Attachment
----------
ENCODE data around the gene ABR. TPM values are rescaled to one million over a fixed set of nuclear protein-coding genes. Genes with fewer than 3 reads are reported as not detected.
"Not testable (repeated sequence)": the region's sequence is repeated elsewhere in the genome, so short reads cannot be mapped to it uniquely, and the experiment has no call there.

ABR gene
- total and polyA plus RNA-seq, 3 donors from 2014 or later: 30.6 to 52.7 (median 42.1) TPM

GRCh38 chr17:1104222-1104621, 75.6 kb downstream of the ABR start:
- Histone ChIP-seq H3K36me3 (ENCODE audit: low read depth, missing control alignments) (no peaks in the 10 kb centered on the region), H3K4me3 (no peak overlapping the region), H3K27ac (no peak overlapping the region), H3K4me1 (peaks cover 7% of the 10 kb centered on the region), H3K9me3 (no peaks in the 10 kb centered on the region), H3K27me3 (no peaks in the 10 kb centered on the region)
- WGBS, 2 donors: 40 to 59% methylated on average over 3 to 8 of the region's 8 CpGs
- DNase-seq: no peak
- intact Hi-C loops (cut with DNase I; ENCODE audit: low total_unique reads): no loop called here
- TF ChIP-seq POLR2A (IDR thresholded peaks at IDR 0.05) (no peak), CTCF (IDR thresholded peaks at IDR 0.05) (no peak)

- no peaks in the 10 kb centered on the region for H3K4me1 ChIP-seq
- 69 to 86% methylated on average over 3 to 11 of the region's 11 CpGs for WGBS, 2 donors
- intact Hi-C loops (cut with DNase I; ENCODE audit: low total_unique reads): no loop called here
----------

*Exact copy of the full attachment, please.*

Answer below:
ENCODE data around the gene ABR. TPM values are rescaled to one million over a fixed set of nuclear protein-coding genes. Genes with fewer than 3 reads are reported as not detected.
"Not testable (repeated sequence)": the region's sequence is repeated elsewhere in the genome, so short reads cannot be mapped to it uniquely, and the experiment has no call there.

ABR gene
- total and polyA plus RNA-seq, 3 donors from 2014 or later: 30.6 to 52.7 (median 42.1) TPM

GRCh38 chr17:1104222-1104621, 75.6 kb downstream of the ABR start:
- Histone ChIP-seq H3K36me3 (ENCODE audit: low read depth, missing control alignments) (no peaks in the 10 kb centered on the region), H3K4me3 (no peak overlapping the region), H3K27ac (no peak overlapping the region), H3K4me1 (peaks cover 7% of the 10 kb centered on the region), H3K9me3 (no peaks in the 10 kb centered on the region), H3K27me3 (no peaks in the 10 kb centered on the region)
- WGBS, 2 donors: 40 to 59% methylated on average over 3 to 8 of the region's 8 CpGs
- DNase-seq: no peak
- intact Hi-C loops (cut with DNase I; ENCODE audit: low total_unique reads): no loop called here
- TF ChIP-seq POLR2A (IDR thresholded peaks at IDR 0.05) (no peak), CTCF (IDR thresholded peaks at IDR 0.05) (no peak)

- no peaks in the 10 kb centered on the region for H3K4me1 ChIP-seq
- 69 to 86% methylated on average over 3 to 11 of the region's 11 CpGs for WGBS, 2 donors
- intact Hi-C loops (cut with DNase I; ENCODE audit: low total_unique reads): no loop called here